The air is crisp and chill, puffer-coated pooches are roaming the streets of Greenpoint and it’s dark by 5pm. It’s exactly the time of year to hole-up in a cozy drinking den and spend the evening getting intimate with an extensive menu of local craft beers and delicious bar snacks.
“A staple of traditional Polish cuisine, Kaszanka (also called Kiszka) is a blood sausage made with a mixture of pig’s blood, buckwheat or barley, and pig offal – usually liver, lungs, skin, fat – flavored with pepper, onions, marjoram, and stuffed in pig intestine.
Coming from the word kasza, which is one of the main ingredients, Kaszanka can be eaten cold, but are traditionally (and taste better) grilled or fried. Eat it with a liberal side of onions, potato and sauerkrat.
While picking up special cat food for my obese tuxedo at Greenpoint Vet Hospital, I grabbed a coffee across the street at Cafe Pistachio (114 Nassau Ave), which contributor Jen H. raved about a few months ago.
It was late in the afternoon and the drip coffee looked like it had been sitting out all day so I ordered a short espresso, which was way too long and not something I would go back for. I did notice something I would return for, though.
For a while I’d been very curious about Borek after seeing the frozen variety at a European deli. (I’ve also seen it spelled Burek.) The Borek on display at Pistachio looked fresh and delicious and since we were starving it was a great take home appetizer before cooking dinner. The server said they make them in house, too.
There were a few varieties to chose from: cheese, potato, ground meat and spinach, and I went with Spinach. It was a flakey, buttery and moist phylo dough pastry stuffed with spinach and salty feta, served with dill sour cream on the side. It was really satisfying and makes for a really cheap snack or small lunch at only $4. That is cheap!
Can you recommend any other spots in Greenpoint for delicious Borek?
One of the many benefits of living in Greenpoint is the variety of delicious Polish vodkas and liqueurs available at most liquor stores. As everyone knows, vodka’s origins can be traced back to Poland (go ahead, look it up), and it’s nice to see that the strong tradition of soul-warming spirits continues here.
All this Greenpointers talk of hot toddies reminded me of one of my favorite ways to warm up during freezing Polish winters – krupnik na gorąco (KROOP-neek na go-RON-tso, or hot krupnik).
Krupnik is a traditional Polish drink that can be found in several formats: honey; lemon; and plain vodka. For this recipe, it is important to use the honey-hued old krupnik, which is clearly labeled “Polish Honey Liqueur” on the bottle.
I ran into Jen G on Saturday at the McCarren Park Farmer’s Market, when I was out Wigilia (Polish Christmas Eve) shopping with my brother and sister-in-law, who had stood in line for 45 minutes at Green Farms Supermarket (918 Manhattan Ave.) to buy sauerkraut fresh out of a barrel. I loved Jen’s post about Wigilia carp and she encouraged me share our own Wigilia.
Christmas season became a million times better when my sister-in-law, Magda (who grew up in Wrocław, Poland), came into my life. This was my third Wigilia and I was psyched. The fun (and work) began Saturday as we made and decorated gingerbread ornaments for the tree.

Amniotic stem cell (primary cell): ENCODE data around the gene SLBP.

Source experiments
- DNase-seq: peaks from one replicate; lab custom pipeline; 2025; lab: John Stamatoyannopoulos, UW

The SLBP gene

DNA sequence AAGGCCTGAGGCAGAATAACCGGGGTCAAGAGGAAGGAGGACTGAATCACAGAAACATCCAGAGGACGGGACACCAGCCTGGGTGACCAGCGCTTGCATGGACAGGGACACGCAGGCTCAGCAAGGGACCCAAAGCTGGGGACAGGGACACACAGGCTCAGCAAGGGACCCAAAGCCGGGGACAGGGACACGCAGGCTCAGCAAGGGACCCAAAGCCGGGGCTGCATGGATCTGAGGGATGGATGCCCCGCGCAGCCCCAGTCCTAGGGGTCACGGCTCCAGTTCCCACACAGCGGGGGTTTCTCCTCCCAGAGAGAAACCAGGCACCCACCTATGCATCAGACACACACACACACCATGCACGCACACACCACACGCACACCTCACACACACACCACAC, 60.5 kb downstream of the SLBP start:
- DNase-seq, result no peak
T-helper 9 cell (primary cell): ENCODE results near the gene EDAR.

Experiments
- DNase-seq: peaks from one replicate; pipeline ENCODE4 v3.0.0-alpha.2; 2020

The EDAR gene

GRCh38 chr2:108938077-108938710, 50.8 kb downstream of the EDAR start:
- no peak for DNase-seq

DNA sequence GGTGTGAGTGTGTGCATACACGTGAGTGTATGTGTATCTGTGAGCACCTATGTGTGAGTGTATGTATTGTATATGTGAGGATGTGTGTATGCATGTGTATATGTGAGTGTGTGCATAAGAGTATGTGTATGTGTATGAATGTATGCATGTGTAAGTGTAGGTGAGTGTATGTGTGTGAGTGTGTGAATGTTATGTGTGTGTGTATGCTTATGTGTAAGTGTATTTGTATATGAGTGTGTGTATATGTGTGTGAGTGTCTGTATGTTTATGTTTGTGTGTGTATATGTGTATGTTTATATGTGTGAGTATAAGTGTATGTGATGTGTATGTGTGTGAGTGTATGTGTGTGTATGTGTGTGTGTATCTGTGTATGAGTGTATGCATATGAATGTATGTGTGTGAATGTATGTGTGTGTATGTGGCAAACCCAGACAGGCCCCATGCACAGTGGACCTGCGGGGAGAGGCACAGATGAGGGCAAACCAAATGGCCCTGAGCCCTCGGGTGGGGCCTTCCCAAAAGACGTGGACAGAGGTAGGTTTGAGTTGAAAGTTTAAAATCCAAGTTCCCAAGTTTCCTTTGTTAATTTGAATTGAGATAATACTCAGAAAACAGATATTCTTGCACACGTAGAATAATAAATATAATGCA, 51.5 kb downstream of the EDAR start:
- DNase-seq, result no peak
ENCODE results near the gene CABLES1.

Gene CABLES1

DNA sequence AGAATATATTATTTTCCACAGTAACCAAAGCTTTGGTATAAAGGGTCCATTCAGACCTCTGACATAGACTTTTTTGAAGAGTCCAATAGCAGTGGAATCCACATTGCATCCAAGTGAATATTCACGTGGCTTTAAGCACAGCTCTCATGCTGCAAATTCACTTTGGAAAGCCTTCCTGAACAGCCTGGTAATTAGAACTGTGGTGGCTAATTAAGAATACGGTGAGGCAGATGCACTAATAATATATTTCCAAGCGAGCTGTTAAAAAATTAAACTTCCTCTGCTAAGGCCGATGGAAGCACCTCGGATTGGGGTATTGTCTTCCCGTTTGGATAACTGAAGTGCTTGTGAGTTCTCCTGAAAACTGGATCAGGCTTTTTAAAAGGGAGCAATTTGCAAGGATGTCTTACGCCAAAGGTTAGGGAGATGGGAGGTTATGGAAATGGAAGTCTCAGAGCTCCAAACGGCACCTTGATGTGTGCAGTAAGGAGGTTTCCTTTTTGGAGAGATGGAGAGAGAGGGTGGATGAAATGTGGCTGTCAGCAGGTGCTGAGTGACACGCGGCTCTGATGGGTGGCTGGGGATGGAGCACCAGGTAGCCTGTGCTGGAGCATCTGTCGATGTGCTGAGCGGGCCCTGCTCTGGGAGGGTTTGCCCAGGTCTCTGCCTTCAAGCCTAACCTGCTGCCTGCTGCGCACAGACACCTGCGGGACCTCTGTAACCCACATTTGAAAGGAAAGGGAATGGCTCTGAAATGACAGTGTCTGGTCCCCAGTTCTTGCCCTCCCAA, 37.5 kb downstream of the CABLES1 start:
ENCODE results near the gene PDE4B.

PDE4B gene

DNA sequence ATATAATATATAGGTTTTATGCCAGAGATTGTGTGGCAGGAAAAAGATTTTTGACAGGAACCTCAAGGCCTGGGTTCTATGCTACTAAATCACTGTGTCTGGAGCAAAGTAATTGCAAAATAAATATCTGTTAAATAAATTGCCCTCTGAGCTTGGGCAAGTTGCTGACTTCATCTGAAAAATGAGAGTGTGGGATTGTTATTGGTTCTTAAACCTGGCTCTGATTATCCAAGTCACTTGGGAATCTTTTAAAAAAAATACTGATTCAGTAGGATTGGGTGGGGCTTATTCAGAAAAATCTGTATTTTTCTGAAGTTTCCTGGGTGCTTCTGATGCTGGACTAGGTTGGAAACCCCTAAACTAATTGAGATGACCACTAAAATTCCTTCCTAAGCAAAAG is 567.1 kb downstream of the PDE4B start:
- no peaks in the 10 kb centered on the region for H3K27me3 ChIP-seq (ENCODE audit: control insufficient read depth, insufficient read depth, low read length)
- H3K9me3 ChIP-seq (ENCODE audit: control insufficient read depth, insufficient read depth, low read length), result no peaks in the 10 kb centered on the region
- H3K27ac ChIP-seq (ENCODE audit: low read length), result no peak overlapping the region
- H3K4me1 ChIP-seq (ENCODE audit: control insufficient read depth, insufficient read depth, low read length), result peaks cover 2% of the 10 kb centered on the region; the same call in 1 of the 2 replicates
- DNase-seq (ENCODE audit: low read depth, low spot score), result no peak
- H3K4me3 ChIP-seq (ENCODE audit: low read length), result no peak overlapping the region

Sunday, Magda spent hours making barszcz (Christmas beet soup), kompot (a special digestive drink made from soaking dried fruit) and fillings for mushroom/sauerkraut and cheese/potato pierogi.
Monday afternoon was the final countdown to Wigilia that begins when the first star appears in the night sky. We made uzka “little ears” to go into the beet soup (like mini pierogi – the best!). We prepared halibut instead of carp, but I got to hear Magda’s childhood memories of housing a live carp in their bathtub for a few days before Christmas. We also served sauerkraut salad and celery root salad.
Before eating, we proclaimed good wishes as we fed each other pieces from the opłatek wafer. We also made sure to place an extra setting at the table for “the wanderer.”
We happily stuffed our faces, then followed the tradition of opening presents between dinner and dessert. The evening ended with three awesome sweets – pierniczki (gingerbread cookies), piernik (gingerbread layered with plum preserves and covered with chocolate) and makowiec (poppyseed roll) from my favorite Polish bakery in Greenpoint – Bakery Rzeszowska (on the corner of Manhattan Ave. and Java).
It was yet another delicious Wigilia. Please share your own Wigilia stories!
While walking around the neighborhood today I saw huge tanks filled with half-dying (I am a pessimist) giant silvery fish. The tanks were outfitted with an air pump, but the fish were bobbing around, with no room to swim and were barely breathing. The sign on the tank said either “Clean Carp” or “Live Carp,” and there was quite a fuss in order to acquire the fish.
Carp are actually related to goldfish and can be caught right in New York City, like in Kissena Lake in Queens. I assume these were locally caught but could not get a straight answer from where exactly.
Why carp? According to the interweb: “In Poland, Christmas Eve is a day first of fasting, then of feasting. The Wigilia feast begins at the appearance of the first star. There is no red meat served but fish, usually carp … Carp provides a main component of the Christmas Eve meal across Poland; carp fillet, carp in aspic etc.”
Here is a recipe for carp aspic in case you are curious.